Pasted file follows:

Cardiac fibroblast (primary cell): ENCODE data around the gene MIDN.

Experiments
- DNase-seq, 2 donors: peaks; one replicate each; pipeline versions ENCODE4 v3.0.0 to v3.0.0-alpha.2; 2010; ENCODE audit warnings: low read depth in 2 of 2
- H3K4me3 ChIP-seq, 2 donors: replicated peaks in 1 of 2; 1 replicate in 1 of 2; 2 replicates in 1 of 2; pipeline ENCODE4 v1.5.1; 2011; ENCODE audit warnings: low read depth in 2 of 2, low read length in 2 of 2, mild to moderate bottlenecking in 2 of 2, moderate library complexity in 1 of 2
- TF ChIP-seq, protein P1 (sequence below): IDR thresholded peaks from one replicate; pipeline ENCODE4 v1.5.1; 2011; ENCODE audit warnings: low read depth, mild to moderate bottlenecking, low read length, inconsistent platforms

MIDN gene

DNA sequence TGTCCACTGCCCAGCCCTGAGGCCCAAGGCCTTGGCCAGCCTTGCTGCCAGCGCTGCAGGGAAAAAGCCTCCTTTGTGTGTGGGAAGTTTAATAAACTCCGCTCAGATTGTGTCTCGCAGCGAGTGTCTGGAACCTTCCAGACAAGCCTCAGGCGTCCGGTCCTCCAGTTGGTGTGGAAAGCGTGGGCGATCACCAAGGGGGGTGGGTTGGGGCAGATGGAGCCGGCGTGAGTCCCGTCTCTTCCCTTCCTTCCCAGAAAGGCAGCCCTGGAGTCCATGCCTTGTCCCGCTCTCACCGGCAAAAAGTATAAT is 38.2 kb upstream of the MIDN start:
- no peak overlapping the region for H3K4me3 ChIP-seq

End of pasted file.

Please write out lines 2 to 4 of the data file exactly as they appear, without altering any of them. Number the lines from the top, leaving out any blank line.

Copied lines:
Experiments
- DNase-seq, 2 donors: peaks; one replicate each; pipeline versions ENCODE4 v3.0.0 to v3.0.0-alpha.2; 2010; ENCODE audit warnings: low read depth in 2 of 2
- H3K4me3 ChIP-seq, 2 donors: replicated peaks in 1 of 2; 1 replicate in 1 of 2; 2 replicates in 1 of 2; pipeline ENCODE4 v1.5.1; 2011; ENCODE audit warnings: low read depth in 2 of 2, low read length in 2 of 2, mild to moderate bottlenecking in 2 of 2, moderate library complexity in 1 of 2